Melissa is completely at home under the bright lights of a stage, and that's a good thing since she's a professional magician. She and her father Jay perform side by side across the country, and one of their favorite acts tells a story of transformation and compassion.
As the act begins, Melissa shows the audience a seemingly plain black bundle of silk. But as anyone who's seen a magic show knows, things are never as they seem. As the act unfolds, so does the silk, and the black silk becomes a beautiful tapestry emblazoned with a butterfly. While any magic act leaves its audience awed, this one is even more astonishing because Melissa has Down syndrome. The magic is just one way she works as a self-advocate, teaching people about her disability.
As Jay explains, the magic bundle of silk is a way to help the audience understand people with disabilities. When people first look, they just see a piece of fabric, but as they watch, it becomes something more. And that's how it often is for people with disabilities.
"Sometimes, when people look at Melissa, they just see Down syndrome," says Jay. "But when they look deeper, they see her abilities, not her disability." Since Melissa was just a little girl, her parents have worked to give her wonderful and exciting experiences. They've traveled the world, they love going to the theatre, and they've had too many adventures to count. "Our philosophy as parents has been to open as many doors for Melissa as we possibly can," says her mother, Janis. But there was one door that still needed opening.
"As Melissa got older, we worried she wouldn't have enough social interaction," Janis explains. "So we met with some social workers at Kennedy Krieger Institute and started a club for girls with Down syndrome called Circle of Friends. "Through careful guidance from their parents and the team at the Institute, the girls learned about everything from what Down syndrome is to how to cope with body changes. And when the girls entered their twenties, their families and the staff at Kennedy Krieger realized it was the time to start something new.
"We wanted to get younger children involved," says Janis, "and give the older girls a chance to use what they'd learned to guide those younger children." And so Brightside -- a mentoring program for children with Down syndrome between the ages of 13 and 17 years -- was born. The social workers at Kennedy Krieger trained the Circle of Friends members, as well as other young adults with Down syndrome, as mentors. They learned how to build relationships with the younger kids and accompany and support them during educational outings to museums, sporting events, and local businesses.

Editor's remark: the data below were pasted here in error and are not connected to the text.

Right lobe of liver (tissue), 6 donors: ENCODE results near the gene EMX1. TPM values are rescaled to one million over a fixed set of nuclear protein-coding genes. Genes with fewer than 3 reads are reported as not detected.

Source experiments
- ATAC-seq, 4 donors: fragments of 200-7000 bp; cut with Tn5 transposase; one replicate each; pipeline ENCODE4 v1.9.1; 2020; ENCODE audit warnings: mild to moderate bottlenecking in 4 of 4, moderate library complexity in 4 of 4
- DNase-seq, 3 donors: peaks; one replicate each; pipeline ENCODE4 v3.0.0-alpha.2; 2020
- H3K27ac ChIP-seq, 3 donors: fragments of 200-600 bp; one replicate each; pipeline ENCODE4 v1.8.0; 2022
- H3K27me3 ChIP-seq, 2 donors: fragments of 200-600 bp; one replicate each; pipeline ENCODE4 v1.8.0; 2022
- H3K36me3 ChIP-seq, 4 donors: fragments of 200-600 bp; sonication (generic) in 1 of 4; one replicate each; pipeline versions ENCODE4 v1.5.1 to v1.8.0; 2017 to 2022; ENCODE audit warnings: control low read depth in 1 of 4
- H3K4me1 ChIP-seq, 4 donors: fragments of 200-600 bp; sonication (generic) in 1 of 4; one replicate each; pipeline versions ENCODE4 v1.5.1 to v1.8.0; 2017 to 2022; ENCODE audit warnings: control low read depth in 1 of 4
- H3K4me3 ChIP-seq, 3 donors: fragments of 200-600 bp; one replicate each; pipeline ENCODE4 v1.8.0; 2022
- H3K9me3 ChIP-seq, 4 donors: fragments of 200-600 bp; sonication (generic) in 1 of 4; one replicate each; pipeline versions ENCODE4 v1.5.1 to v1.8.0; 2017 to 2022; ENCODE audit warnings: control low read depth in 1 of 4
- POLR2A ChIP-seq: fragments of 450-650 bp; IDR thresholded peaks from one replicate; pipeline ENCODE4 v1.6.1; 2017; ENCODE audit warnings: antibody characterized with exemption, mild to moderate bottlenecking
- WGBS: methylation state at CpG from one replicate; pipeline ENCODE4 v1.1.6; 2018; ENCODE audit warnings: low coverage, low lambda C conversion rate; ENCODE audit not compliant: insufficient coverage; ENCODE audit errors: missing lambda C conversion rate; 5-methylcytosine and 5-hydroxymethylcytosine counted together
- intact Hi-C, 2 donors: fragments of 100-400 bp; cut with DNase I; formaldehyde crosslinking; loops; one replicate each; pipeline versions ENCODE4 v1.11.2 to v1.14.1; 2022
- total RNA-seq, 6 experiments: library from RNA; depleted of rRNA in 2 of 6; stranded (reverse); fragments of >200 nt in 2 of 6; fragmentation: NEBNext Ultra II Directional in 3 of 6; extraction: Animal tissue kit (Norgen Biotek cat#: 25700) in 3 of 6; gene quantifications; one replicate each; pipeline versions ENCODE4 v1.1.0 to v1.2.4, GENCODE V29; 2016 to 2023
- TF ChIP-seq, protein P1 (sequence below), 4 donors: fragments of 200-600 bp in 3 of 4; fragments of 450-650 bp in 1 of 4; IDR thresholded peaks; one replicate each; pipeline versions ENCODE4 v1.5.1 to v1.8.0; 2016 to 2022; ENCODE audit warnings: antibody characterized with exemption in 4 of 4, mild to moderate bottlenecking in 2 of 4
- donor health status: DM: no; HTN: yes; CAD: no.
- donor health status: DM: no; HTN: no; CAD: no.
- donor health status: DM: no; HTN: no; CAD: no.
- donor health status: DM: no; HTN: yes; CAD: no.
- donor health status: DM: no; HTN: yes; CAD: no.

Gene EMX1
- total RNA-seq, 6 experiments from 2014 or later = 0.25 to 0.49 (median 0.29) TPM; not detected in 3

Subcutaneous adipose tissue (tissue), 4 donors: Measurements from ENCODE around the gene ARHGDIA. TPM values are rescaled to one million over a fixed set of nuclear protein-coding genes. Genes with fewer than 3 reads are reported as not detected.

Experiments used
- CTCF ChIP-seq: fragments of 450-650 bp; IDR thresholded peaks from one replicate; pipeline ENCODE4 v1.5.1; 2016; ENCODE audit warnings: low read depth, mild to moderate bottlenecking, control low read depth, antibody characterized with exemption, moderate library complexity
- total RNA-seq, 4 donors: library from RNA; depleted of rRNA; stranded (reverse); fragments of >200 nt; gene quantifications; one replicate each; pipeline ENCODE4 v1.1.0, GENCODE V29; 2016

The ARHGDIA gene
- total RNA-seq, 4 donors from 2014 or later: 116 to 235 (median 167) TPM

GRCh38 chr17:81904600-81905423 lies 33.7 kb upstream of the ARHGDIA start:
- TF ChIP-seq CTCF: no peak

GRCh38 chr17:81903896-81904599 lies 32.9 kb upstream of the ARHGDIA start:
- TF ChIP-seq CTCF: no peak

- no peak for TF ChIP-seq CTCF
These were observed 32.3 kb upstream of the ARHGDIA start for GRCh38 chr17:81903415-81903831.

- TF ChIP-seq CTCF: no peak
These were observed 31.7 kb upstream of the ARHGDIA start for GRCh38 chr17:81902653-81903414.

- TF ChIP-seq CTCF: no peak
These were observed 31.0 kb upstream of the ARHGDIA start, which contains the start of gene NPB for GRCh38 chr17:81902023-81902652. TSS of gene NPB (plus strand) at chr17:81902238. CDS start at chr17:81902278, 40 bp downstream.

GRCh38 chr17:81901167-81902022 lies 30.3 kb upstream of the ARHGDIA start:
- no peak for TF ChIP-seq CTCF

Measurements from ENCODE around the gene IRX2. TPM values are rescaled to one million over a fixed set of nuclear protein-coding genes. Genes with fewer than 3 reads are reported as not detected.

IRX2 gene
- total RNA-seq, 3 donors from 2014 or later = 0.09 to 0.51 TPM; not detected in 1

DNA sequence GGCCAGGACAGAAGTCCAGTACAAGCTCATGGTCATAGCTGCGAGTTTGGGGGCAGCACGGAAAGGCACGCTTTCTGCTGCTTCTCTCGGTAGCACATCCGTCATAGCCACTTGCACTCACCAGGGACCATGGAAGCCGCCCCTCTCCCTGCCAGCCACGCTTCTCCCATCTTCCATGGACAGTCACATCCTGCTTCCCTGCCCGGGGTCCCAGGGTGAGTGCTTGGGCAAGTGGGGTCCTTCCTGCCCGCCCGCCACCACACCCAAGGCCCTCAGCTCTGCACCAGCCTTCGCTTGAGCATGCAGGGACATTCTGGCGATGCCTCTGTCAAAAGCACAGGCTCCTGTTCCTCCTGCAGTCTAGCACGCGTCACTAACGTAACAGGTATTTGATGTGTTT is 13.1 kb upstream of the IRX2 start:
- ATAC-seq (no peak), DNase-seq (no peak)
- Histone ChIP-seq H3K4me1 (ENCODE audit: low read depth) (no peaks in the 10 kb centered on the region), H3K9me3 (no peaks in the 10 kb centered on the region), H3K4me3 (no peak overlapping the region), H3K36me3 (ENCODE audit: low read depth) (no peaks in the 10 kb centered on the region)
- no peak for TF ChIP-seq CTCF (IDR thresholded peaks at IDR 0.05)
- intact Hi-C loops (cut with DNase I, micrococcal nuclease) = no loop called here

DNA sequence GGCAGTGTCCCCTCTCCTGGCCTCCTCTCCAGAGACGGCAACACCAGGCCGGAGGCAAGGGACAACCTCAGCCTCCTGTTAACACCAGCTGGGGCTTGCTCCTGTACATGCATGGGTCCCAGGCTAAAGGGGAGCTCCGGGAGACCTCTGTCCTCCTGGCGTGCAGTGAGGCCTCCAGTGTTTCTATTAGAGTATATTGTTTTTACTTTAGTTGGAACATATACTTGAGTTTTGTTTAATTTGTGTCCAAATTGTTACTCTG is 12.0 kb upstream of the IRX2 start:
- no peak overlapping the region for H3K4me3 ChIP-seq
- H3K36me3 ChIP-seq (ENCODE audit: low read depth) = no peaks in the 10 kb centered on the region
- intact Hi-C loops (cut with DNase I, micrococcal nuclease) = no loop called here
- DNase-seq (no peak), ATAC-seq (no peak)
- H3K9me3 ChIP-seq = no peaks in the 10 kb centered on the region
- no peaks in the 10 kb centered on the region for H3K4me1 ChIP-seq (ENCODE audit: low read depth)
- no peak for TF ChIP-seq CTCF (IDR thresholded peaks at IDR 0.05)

Currently, Melissa is mentoring twin sisters, Dakota and Cheyenne, who are 13 years old. Although they are typically very shy, the girls quickly took to Melissa. Their mother, Debra, says that the Brightside program is one of the best opportunities her girls have ever had.
"They have a friend to look up to and trust," Debra says. "They can see Melissa and the other mentors breaking new ground for people with Down syndrome."
Thanks to the Circle of Friends and Brightside, Melissa gained the confidence she needed to succeed in her own life. She became the first person with Down syndrome in Baltimore County to earn a Maryland High School diploma and went on to community college where she earned her child care certification. She has been a teacher's assistant at a local preschool for five years and she's on the board of the National Down Syndrome Congress. She's even given talks at Loyola College and Johns Hopkins University, and has been a keynote speaker at Down syndrome conferences.
And as if that weren't enough to keep her busy, she's giving back as a Brightside mentor, helping other children with Down syndrome blossom and grow, just like the butterfly on the colored silk.
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